Mill Creek Entertainment // 2007 // 99 Minutes // Rated R
Reviewed by Judge Michael Rubino (Retired) // August 15th, 2011
"Whoever has the money has the power."
In case you missed the 2007 indie bank robbery movie, The Lookout, the first couple of times it's been released, you've been given a second chance thanks to the double-dipping powers of Blu-ray.
Joseph Gordon-Levitt (Inception) plays Chris Pratt, a once popular high school hockey star whose life is derailed by a brain-damaging car wreck. Four years later and he's still trying to re-order his life: he has to write down his daily activities so he doesn't forget them; lives with his blind friend, Lewis (Jeff Daniels, The Squid and the Whale); and buffs floors at a small town farmer's bank.
That last part's important.
Chris, adrift in a bar one night, is approached by an old schoolmate, Gary (Matthew Goode, Match Point). Soon enough, he's immersed in a new group of friends and given a chance at a better life. All he has to do is help them rob a bank.
The Lookout is more than just a well-made heist flick. It's simultaneously a vehicle for then-up-and-coming star Joseph Gordon-Levitt (who, prior to this had only done a few indie films since his days on Third Rock), and a showcase for the cinematic vision of screenwriter/director Scott Frank (Get Shorty). It succeeds in both instances.
At the center of the film is the fully-realized portrayal of Chris Pratt, a character suffering from short-term memory loss and brain damage. Levitt wisely doesn't over emphasize his Pratt's health problems; by design, they're quiet and subtle but always lurking. He'll drop a spoon or lock the keys in his car, but carries on anyways...because that's how it works in the real world. Rather than making his injury a crutch for the spotlight to focus on, Levitt uses it as a tool for motivation and emotion. He makes us care about his struggle, his past life, and his questionable decision to befriend a group of thieves. As such, the heist itself is secondary to Pratt's development as a character. It's a heist film by classification, but deeper than that upon inspection.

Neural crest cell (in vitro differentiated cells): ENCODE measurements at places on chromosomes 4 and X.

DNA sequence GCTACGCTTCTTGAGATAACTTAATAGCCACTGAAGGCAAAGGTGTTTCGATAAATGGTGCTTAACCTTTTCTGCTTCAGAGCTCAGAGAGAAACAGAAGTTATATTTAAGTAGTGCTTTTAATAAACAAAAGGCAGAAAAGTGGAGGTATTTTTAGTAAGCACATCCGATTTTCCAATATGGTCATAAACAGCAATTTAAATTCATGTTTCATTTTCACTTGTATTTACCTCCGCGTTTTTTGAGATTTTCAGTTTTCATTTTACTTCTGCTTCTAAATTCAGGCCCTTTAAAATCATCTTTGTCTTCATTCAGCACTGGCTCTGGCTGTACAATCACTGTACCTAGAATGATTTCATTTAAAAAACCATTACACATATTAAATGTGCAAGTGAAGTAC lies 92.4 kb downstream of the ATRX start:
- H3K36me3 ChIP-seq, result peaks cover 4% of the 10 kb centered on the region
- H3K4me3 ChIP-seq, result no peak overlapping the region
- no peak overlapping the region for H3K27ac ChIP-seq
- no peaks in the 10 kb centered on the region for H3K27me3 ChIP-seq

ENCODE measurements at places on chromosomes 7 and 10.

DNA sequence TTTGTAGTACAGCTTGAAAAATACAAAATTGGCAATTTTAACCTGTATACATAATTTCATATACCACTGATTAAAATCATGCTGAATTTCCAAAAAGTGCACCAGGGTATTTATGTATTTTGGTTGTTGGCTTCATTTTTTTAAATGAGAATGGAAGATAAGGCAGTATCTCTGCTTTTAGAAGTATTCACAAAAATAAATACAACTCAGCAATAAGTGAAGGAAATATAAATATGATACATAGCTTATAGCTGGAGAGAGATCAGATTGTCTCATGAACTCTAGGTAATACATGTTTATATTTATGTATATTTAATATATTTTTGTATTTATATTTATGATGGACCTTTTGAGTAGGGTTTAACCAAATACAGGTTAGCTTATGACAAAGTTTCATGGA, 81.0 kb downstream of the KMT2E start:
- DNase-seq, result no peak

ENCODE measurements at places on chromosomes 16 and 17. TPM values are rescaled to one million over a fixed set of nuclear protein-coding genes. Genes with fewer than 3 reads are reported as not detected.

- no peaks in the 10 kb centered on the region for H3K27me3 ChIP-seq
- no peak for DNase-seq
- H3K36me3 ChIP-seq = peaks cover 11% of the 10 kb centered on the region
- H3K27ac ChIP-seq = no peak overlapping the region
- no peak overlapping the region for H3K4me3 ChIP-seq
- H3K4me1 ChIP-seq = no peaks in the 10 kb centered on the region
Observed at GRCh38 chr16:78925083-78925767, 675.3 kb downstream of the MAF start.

Since The Lookout isn't relying on the heist itself, the plan isn't terribly complex -- after all, they're just robbing a small town farm bank. That doesn't make the thieves any less intimidating or persuasive. Goode plays Gary with the kind of dangerous likability that is understandably attractive to the outcast Pratt. The fact that no real alarms go off when Chris meets the rest of the crew, including the silent creeper, Bone (Greg Dunham), could be chalked up to his desperate need for acceptance. Until now, Chris's only real friend is his sarcastic, blind roommate, Lewis. Like Levitt, Jeff Daniels approached his impaired character with total believability and understated seriousness. He functions to the extent any true blind person would, eschewing melodramatic stereotypes usually found in this sort of genre picture.
In the end, The Lookout works because it sidesteps expectations. The robbery itself doesn't disappoint, but it's also very clear that this is a heist movie where the characters are more important than the plan. Scott Frank's smart, well-written screenplay and serviceable first-time direction provides the film with depth and nuance while keeping the suspense at a boil.
The Blu-ray release is a decent, largely pointless, double dip. The high definition transfer is grainy, with good color reproduction and no noticeable artifacts. This the second or third time the film has been released on Blu-ray, so the transfer is likely the same as previous iterations. The standard Dolby Digital Surround track is fine, although the dialogue occasionally dipped too low. The special features, again, are identical to previous releases: two featurettes and a commentary track with Scott Frank and director of photography Alar Kivilo.
I realize that The Lookout is purely a double dip of the 2007 Blu-ray and standard definition releases of the film, but if you have yet to catch this tense, well-crafted character study/heist flick, do yourself a favor and pick this up.
Guilty of double dipping. Not guilty on all other counts.
Review content copyright © 2011 Michael Rubino; Site layout and review format copyright © 1998 - 2014 HipClick Designs LLC
Scales of Justice
Studio: Mill Creek Entertainment
* 1.78:1 Non-Anamorphic (1080p)
* Dolby Digital 5.1 Surround (English)
* Dolby Digital 2.0 Stereo (English)
Running Time: 99 Minutes
Release Year: 2007
MPAA Rating: Rated R